ALBANY – Progressive groups and Democratic lawmakers gathered at the state Capitol Wednesday morning to urge Gov. Kathy Hochul and legislative leaders to reject a proposal to raise the state’s minimum wage to $17 an hour, arguing the increase does not go far enough.
Hochul, a Democrat, told reporters Tuesday she expects an agreement to be reached on the overdue state budget by the end of the week. The state budget was due April 1. Several news outlets have reported a tentative agreement will be included to raise the state’s minimum wage to $17 by 2028.
Raise Up New York, a coalition of progressive and labor groups, argues the increase does not keep up with inflation and the increased cost of living. They are pushing for at least a $20 minimum wage, arguing many essential workers already make at least $17 an hour and the raise will provide no real relief.
United Way of the Greater Capital Region President and CEO Peter Gannon said another important factor to consider is the expiration of pandemic assistance as families still struggle to recover from the COVID-19 pandemic.
“I’m in the camp that the minimum wage is not the silver bullet to fix things, but any improvement on the minimum wage is a step in the right direction,” Gannon said. He argued tax incentives for things like child care are needed, as well.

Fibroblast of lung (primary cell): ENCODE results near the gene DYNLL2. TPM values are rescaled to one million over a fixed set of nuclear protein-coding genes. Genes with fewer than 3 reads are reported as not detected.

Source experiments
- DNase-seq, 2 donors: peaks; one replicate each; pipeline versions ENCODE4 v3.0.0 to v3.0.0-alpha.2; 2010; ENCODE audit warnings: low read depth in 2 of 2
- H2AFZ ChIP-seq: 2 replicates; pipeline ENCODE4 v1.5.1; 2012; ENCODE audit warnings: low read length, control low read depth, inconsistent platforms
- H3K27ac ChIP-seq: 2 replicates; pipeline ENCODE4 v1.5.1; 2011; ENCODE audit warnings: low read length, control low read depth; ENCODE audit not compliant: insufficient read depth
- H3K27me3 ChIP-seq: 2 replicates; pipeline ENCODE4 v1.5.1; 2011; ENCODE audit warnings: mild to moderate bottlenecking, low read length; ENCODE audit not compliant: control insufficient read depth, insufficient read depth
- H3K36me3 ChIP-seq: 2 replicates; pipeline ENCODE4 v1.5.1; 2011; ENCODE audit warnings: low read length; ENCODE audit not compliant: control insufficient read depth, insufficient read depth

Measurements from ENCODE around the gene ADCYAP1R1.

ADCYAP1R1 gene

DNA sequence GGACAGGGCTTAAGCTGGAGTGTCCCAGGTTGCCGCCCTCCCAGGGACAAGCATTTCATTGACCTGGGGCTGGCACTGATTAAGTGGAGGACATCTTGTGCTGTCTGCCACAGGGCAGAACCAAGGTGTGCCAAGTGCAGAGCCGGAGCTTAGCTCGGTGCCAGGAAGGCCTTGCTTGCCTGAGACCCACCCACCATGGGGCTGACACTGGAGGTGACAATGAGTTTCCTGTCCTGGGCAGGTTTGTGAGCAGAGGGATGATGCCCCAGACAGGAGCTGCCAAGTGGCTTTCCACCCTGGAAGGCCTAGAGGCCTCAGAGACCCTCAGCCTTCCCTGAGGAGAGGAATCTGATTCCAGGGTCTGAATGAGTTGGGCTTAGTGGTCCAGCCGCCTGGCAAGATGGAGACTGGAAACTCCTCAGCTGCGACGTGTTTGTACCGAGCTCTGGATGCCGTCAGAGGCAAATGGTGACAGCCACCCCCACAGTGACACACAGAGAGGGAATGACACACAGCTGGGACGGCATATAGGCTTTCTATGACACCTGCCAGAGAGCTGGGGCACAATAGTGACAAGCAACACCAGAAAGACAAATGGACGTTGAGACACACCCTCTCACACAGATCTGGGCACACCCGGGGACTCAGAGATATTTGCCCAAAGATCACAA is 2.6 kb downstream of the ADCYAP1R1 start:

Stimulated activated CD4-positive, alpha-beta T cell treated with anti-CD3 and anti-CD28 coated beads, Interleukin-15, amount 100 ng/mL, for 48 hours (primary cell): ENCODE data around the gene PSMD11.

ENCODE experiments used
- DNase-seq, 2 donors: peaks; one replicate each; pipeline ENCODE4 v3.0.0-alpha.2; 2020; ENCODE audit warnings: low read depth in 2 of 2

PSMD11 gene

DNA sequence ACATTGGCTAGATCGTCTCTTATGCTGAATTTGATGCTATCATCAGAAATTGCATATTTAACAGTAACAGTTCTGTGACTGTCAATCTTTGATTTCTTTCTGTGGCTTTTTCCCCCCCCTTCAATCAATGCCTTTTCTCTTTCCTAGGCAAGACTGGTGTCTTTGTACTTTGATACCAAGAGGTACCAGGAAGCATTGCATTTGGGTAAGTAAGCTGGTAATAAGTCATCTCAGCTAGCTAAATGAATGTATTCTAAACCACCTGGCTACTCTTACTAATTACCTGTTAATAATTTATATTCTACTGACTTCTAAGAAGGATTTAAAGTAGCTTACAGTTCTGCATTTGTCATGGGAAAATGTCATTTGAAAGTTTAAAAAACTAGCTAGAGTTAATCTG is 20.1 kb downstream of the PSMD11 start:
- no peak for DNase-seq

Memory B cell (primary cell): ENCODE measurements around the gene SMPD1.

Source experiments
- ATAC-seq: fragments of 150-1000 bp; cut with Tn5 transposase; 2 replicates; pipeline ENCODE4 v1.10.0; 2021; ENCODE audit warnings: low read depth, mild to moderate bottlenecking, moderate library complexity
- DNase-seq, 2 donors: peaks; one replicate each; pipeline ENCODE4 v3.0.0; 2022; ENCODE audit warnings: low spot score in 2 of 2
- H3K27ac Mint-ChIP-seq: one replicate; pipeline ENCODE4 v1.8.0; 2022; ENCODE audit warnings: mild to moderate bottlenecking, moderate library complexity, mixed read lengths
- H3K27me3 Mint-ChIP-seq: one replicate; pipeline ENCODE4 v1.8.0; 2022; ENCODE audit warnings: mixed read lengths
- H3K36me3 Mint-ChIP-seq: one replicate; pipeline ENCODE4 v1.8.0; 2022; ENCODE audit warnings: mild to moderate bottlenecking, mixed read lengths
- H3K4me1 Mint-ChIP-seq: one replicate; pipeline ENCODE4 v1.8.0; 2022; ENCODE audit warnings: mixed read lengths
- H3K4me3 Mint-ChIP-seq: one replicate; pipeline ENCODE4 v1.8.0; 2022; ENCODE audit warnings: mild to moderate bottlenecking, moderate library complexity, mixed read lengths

“You can’t give away on the one hand and take it away with the other,” he added.
Republican lawmakers also have concerns about the minimum wage bump. Republican state Sen. James Tedisco, R-Glenville, said he supports a higher minimum wage for New Yorkers, however, it must be balanced with the needs of small businesses.
“Seventeen dollars an hour may sound nice, and I want workers to make as much money as they possibly can make — that would be great,” he said. “But, I don’t want workers to be laid off. I don’t want them to be made [to work] part time. So, we really have to evaluate the positives and the negatives and have a minimum wage that works for creating jobs, helping small business development and helping working individuals and families.”
Lawmakers last agreed to increase the state’s minimum wage during the 2016 budget negotiations from $9.70 to $14.20 in upstate New York. Westchester, Long Island and New York City raised the minimum wage to $15.